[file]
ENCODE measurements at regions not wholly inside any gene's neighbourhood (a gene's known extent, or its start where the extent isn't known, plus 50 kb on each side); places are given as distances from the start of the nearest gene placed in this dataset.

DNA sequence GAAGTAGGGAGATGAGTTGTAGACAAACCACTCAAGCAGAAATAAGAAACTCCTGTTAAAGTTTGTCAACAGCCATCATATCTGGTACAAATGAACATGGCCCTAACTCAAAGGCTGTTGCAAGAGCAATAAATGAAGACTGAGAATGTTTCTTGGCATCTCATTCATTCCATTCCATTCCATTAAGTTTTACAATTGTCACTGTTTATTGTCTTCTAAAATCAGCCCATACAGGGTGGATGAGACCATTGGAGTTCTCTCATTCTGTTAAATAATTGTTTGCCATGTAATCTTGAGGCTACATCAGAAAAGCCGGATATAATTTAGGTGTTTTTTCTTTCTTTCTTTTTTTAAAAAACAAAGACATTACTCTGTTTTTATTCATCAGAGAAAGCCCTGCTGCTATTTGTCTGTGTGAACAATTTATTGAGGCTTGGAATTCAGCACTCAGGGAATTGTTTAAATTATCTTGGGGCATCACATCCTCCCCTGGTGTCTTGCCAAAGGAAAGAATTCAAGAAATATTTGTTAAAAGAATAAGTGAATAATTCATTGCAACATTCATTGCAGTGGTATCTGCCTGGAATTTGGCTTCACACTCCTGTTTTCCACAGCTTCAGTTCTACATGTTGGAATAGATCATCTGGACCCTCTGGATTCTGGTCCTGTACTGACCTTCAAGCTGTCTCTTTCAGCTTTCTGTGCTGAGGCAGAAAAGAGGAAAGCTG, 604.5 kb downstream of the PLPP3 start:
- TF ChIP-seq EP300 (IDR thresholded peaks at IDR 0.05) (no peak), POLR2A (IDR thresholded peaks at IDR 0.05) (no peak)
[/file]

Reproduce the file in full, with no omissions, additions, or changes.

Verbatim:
ENCODE measurements at regions not wholly inside any gene's neighbourhood (a gene's known extent, or its start where the extent isn't known, plus 50 kb on each side); places are given as distances from the start of the nearest gene placed in this dataset.

DNA sequence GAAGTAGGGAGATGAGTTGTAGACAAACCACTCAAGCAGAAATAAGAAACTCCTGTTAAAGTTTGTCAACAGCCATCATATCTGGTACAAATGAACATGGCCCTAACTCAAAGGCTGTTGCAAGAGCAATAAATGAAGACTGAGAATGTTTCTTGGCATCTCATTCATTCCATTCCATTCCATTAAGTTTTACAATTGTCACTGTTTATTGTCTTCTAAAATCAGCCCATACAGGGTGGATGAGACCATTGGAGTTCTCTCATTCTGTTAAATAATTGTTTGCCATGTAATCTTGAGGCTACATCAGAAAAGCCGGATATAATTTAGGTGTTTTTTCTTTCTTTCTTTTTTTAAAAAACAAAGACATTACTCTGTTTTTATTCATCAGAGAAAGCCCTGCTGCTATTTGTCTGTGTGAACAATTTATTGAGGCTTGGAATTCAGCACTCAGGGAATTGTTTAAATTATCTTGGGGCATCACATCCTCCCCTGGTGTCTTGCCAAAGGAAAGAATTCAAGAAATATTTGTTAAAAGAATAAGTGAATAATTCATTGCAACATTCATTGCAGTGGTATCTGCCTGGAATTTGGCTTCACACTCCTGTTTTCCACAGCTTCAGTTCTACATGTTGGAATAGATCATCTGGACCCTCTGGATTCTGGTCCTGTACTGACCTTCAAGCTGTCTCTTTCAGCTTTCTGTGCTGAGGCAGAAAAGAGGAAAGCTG, 604.5 kb downstream of the PLPP3 start:
- TF ChIP-seq EP300 (IDR thresholded peaks at IDR 0.05) (no peak), POLR2A (IDR thresholded peaks at IDR 0.05) (no peak)